For many homeowners who are new to lawn care, one important component that they tend to overlook is the nutritional balance of the ground soil. Like any other plant, grass requires the right balance of nutrients in the soil in order to thrive. The next time you pick up lawn fertilizer, you should notice three important percentages on the product labeling. Combined, these three figures represent the N-P-K ratio. Each symbol represents a specific nutrient and the ratio is there to help gardeners recognize the amount of nitrogen, phosphorus, and potassium in the fertilizer product. These numbers may seem somewhat intimidating at first. When do you know what ratio to use? Well, the following infographic by Organic Lesson should help you understand the basics of the N-P-K ratio. In the infographic, you can learn some basic rules on what ratio to use for specific stages of the lawn.
Nitrogen, phosphorus, and, potassium aren’t the only nutrients that are important for lawn grass but they all play an important role. Nitrogen’s primary role is to help produce lush, green leaves. Phosphorus is focused more on the downward growth and plays a part in helping the roots develop. Last but not least, potassium has an emphasis on the overall plant and is there to help the plants build resistance against diseases. These definitions should give you an idea of what ratio is better for what.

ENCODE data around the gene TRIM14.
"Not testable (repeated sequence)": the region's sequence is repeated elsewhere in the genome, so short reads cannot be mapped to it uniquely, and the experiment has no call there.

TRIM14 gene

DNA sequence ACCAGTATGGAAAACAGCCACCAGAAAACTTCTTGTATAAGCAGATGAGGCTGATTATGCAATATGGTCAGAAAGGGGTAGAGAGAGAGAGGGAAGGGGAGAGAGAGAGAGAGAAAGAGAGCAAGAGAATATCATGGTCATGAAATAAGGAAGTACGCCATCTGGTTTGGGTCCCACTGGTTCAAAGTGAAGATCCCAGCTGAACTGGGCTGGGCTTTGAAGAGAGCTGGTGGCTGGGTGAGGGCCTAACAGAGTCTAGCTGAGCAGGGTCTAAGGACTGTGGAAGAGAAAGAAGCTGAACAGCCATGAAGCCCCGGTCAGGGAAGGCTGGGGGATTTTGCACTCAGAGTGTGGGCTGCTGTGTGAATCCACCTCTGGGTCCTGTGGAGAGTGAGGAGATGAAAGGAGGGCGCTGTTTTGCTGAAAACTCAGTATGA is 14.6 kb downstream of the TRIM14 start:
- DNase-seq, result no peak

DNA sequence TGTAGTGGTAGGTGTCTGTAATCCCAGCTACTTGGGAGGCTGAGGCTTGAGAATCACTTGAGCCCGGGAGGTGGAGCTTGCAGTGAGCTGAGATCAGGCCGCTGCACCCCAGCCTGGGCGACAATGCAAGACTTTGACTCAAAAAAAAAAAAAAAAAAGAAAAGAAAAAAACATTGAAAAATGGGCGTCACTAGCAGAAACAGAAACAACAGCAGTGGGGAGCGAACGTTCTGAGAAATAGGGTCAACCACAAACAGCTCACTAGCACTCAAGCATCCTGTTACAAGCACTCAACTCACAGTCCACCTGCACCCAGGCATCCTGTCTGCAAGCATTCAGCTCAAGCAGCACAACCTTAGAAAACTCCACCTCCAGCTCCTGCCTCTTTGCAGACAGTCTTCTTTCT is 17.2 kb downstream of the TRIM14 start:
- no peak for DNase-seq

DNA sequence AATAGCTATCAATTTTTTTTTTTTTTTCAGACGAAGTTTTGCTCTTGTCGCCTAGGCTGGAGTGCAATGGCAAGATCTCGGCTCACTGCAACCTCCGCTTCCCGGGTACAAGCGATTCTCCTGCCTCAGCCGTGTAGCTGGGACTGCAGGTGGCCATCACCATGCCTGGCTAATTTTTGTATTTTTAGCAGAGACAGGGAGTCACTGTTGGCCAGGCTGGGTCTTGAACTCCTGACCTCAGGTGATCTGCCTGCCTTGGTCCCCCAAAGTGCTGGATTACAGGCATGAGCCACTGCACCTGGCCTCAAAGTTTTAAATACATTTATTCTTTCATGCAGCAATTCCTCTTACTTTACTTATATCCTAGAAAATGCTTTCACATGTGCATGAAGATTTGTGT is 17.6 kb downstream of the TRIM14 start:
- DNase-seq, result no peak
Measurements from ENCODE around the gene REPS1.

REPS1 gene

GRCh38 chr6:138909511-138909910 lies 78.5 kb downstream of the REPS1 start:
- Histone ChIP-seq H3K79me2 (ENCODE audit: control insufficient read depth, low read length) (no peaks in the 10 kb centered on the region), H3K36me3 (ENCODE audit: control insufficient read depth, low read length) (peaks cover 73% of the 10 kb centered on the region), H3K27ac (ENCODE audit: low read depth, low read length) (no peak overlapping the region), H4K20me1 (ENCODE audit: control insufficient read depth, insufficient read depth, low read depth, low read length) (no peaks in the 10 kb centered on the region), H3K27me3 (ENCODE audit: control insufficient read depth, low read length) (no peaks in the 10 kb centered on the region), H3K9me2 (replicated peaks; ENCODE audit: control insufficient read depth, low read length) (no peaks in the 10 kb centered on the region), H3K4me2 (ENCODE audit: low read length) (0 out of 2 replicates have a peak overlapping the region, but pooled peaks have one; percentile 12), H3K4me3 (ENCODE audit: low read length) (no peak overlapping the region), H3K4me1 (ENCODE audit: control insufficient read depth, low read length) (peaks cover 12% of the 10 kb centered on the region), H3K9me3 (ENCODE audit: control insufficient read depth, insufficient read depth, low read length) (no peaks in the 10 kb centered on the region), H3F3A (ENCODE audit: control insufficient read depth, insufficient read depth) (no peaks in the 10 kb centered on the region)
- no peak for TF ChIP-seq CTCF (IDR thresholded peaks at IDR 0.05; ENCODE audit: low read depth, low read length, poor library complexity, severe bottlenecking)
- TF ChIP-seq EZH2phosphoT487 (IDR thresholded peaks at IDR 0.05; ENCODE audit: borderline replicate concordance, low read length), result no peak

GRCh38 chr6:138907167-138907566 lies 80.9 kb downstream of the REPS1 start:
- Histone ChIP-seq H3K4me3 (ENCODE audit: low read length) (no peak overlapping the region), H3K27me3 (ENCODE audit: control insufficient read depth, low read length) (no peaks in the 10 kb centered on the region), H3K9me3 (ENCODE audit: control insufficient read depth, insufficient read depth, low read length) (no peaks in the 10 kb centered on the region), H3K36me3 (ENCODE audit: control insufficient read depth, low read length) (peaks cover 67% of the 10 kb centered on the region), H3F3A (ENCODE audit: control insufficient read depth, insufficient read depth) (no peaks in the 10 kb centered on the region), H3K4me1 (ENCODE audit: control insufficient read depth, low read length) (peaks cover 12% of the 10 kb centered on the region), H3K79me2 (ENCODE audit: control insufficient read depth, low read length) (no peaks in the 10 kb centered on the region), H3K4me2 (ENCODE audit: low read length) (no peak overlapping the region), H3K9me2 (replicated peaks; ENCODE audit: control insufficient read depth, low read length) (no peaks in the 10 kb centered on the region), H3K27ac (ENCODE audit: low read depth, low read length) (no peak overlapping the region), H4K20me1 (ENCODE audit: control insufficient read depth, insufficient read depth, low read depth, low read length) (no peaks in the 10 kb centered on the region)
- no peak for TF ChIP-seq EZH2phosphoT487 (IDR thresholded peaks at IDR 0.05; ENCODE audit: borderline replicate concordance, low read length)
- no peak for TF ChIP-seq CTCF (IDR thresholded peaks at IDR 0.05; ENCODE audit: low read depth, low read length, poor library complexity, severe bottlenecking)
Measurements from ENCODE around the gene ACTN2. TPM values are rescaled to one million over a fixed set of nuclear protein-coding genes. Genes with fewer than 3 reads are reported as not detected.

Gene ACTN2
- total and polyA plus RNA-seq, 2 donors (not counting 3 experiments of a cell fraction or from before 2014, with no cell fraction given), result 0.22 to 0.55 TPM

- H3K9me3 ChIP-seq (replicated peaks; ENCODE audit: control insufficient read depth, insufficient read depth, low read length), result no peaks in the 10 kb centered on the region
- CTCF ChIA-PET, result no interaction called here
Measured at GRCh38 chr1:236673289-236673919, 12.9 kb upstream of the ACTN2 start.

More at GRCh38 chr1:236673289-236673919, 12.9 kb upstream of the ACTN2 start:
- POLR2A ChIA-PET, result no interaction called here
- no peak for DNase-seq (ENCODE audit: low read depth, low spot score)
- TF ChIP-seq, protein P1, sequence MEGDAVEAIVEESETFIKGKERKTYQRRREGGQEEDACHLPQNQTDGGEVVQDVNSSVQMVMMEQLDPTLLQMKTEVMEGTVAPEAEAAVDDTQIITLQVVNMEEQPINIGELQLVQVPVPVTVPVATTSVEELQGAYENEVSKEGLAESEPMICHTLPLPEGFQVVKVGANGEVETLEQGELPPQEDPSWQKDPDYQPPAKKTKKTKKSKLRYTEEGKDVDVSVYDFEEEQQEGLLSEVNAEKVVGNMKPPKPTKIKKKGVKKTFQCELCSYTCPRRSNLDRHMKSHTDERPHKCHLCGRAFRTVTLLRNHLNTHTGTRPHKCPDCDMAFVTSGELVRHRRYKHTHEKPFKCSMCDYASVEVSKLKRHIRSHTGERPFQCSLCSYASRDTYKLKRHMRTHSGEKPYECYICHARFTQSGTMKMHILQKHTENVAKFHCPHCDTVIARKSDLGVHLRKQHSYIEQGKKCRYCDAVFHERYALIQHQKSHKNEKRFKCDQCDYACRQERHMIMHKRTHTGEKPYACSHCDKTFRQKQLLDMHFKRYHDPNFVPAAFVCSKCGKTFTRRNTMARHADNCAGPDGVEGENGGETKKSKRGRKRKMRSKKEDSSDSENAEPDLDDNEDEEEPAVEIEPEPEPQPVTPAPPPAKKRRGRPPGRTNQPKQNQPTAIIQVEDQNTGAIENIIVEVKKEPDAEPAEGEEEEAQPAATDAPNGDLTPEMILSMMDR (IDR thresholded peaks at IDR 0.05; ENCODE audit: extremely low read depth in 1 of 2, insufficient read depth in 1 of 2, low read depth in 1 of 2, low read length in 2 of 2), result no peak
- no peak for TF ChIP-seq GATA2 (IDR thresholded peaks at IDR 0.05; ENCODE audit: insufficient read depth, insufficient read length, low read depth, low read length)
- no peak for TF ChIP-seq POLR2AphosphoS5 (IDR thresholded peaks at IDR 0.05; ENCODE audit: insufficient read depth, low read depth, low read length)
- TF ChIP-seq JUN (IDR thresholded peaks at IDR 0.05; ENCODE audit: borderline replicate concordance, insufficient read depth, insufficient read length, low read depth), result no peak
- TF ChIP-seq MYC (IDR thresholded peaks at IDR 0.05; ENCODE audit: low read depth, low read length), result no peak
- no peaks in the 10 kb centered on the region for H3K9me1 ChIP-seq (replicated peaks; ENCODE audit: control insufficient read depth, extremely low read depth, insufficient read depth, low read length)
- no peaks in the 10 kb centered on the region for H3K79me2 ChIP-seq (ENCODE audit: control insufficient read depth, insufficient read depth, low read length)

For example, if you are growing a new lawn from scratch then you want to put a greater emphasis on root development. The development of strong roots would then allow the lawn to thrive and stay healthy for the rest of the season. As we mentioned before, phosphorus is in charge of helping plants develop their roots so a fertilizer that contains a higher percentage of phosphorus should be what you are looking for.
On the other hand, if you have an established lawn that’s starting to become stressed or is picking up signs of diseases like dollar spots then the emphasis should be on potassium instead. Keep in mind that these rules should be absorbed in a very general sense and each lawn has to be considered from a case by case basis. If the appearance of your lawn is important to you then we always recommend you consult with a lawn care professional. Before you go ahead and spray any lawn fertilizer, be sure to conduct a soil test to determine what already exists within the soil.
Sam operates Organic Lesson – a blog dedicated to Online Gardening and Sustainability Resources.
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